Remember those days when we imagined all the different ways that life would be different inside a computer? Any male product of the 1990’s would remember Reboot: a show whose name is invoked, intentionally or not, when an old series gets updated and made dark and gritty. It was about the denizens of a cyberworld inside a computer where things were fine and happy until some jerk decided to play a game. If that were the case, my computer’s inside city is a post-apocalyptic nightmare ruled over by the churning wheels of a citizen-rending machine known only as Steam. But before all that happy-go-lucky bullshit there was a guy who envisioned a world destroyed by cybernetics and supercomputers. Where the ultra-wealthy elite do as they please with the world, ruling from corporate arcologies where they look down and see an infinite sea of light reflecting the scintillating beauty of the stars above. This vision of the future, as seen in Bladerunner and Shadowrun, is called cyberpunk. Black Ice takes place in the minds of those called hackers, and it is a love letter to that vision of a future age. Garrett, the developer behind this game, shared some of his own thoughts on the inspiration driving this title.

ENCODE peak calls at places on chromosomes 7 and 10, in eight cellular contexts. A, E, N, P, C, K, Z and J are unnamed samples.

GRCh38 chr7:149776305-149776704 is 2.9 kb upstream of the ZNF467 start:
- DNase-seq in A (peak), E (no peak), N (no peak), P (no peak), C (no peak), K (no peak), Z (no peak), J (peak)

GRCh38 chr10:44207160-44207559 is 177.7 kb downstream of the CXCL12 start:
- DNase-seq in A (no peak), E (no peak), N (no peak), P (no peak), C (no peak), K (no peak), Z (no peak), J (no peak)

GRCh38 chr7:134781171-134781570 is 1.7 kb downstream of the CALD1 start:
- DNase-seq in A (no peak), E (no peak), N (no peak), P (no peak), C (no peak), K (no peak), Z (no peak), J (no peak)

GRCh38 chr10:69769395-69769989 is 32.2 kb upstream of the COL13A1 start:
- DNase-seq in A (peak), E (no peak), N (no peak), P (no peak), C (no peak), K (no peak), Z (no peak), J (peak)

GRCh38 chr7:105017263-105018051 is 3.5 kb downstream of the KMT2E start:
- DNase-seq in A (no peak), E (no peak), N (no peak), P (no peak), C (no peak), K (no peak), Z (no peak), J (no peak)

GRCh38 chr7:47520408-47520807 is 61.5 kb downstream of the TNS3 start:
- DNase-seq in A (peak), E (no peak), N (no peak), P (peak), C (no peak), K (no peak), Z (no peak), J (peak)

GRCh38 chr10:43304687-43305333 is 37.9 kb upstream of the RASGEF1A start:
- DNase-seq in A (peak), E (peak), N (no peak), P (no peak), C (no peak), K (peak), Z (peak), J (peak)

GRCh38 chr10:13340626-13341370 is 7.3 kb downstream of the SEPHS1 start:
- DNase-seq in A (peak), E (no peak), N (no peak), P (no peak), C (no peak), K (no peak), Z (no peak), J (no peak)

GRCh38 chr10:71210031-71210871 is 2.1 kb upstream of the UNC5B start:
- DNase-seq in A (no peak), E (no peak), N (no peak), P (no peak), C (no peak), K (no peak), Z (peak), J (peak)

Black Ice was inspired by many things, but mostly Neuromancer by William Gibson and Snow Crash by Neal Stephenson. I wanted to experience the hacking as described in Neuromancer, but I also wanted to find cool loot and blow stuff up. I think it’s obvious that I took a lot of inspiration from Diablo 2 and Quake 3, but I also looked at things like the Android: Netrunner card game and older games like the original Rise of the Triad. I want you to feel dread at what’s going to come out of these servers, to risk it all for the potential of awesome loot. I want you to feel great because you found an awesome ability combo and are wrecking servers that used to give you trouble. I want you to feel OP.
– Garrett, Developer, Black Ice